Masood A Khan


Masood A Khan

Karachi
 
Masood A. Khan, a self-taught artist with a number of outstanding national and international shows dating back to the early 1990s, has a uniqueness of comprehension in his work. The distinguishing factor in his artworks, however, is the way in which he captures the dynamics of light and shade as if no physical barriers exist. Masood A. Khan seems to have a meticulous observation of both rural and urban life. A thorough understanding of these themes and a mastery in his techniques, are both vital in achieving the spectacular results that he does.
 
In his earlier works, the use of watercolors was seen heavily. The artist would create layers of watercolor washes and pair them with lines of ink and charcoal to create scenes that were multi-dimensional and spiritual. There is a feeling of tranquility in his work, while a feeling of something soothing happening in the visual also lurks behind the obvious.
 
Lately, the work of Masood A. Khan has taken a slight turn. From watercolors, the artist has moved to the use of acrylics. Now, the colors are more vibrant instead of the previously subdued tones, and there is a distinct change in the application of lines as they are more descriptive and intricate. But the artist hasn't strayed from the core concept of his paintings, which is to capture the atmosphere and character of a particular moment.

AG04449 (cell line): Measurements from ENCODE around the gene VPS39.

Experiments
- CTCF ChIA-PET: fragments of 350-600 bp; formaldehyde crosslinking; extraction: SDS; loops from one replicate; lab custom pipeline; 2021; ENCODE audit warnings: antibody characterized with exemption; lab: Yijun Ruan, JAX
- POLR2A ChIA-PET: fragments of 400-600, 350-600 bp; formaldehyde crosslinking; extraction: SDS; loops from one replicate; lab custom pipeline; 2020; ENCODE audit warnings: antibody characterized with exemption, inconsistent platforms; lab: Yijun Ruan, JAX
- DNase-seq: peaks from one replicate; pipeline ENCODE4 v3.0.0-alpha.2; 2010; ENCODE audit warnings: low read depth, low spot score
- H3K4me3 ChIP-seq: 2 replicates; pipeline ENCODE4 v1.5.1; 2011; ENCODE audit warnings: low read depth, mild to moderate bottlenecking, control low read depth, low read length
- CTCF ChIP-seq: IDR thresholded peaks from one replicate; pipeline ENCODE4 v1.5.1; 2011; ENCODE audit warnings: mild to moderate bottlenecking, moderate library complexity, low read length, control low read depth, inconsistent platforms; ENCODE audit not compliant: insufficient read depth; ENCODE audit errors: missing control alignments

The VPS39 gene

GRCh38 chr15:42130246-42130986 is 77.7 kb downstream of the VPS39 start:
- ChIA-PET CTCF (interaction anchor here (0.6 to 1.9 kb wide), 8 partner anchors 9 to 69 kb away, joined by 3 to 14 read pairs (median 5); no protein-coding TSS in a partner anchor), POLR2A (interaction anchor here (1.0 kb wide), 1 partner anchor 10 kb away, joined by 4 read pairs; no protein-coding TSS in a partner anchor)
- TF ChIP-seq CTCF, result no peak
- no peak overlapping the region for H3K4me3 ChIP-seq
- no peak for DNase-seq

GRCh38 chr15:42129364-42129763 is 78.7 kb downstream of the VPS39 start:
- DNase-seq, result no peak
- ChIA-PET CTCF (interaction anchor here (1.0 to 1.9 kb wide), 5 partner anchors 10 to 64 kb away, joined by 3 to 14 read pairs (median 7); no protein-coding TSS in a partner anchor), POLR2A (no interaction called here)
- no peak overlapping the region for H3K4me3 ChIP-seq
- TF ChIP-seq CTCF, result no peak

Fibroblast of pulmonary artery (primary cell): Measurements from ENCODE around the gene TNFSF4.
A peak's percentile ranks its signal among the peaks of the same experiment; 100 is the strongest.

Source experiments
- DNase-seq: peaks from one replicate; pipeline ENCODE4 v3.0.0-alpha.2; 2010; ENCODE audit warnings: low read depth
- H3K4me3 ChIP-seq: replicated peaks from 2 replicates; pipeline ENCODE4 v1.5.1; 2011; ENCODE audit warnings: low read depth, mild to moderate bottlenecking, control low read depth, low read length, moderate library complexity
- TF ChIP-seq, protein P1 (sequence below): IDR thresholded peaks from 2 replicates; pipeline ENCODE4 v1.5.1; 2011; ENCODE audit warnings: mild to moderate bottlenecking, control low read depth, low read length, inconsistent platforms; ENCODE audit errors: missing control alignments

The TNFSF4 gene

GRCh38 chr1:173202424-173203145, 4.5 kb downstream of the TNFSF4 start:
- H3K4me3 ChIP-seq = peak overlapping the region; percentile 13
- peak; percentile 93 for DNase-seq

While talking about his recent works, Masood A. Khan states:
 
“At each appearance I adopted a new vocabulary to paint the essence of truth with lines and layers. As transparency is the quintessence of naked reality, it remains constant on my surfaces. With a blend of feelings I express reality around through realism combined with modernism. In the remote recesses of my subconscious lies an effort to create a spiritual climate that touches the heart. I feel a new liberty when the beauty of every form is clear, visible and overlapping each other creating a multidimensional view. I don't need to distort the naturalistic forms as done in cubism or other isms of art. I have externalized my outrage at the hypocrisy-religious, social, economics-that cloaks and disguises our true intentions. In my works, I have peeled off, layer by layer, the fables that determine our lives-a world emphasizing the simplicity and joy of spiritual content versus the present contemporary situation with all its perils.”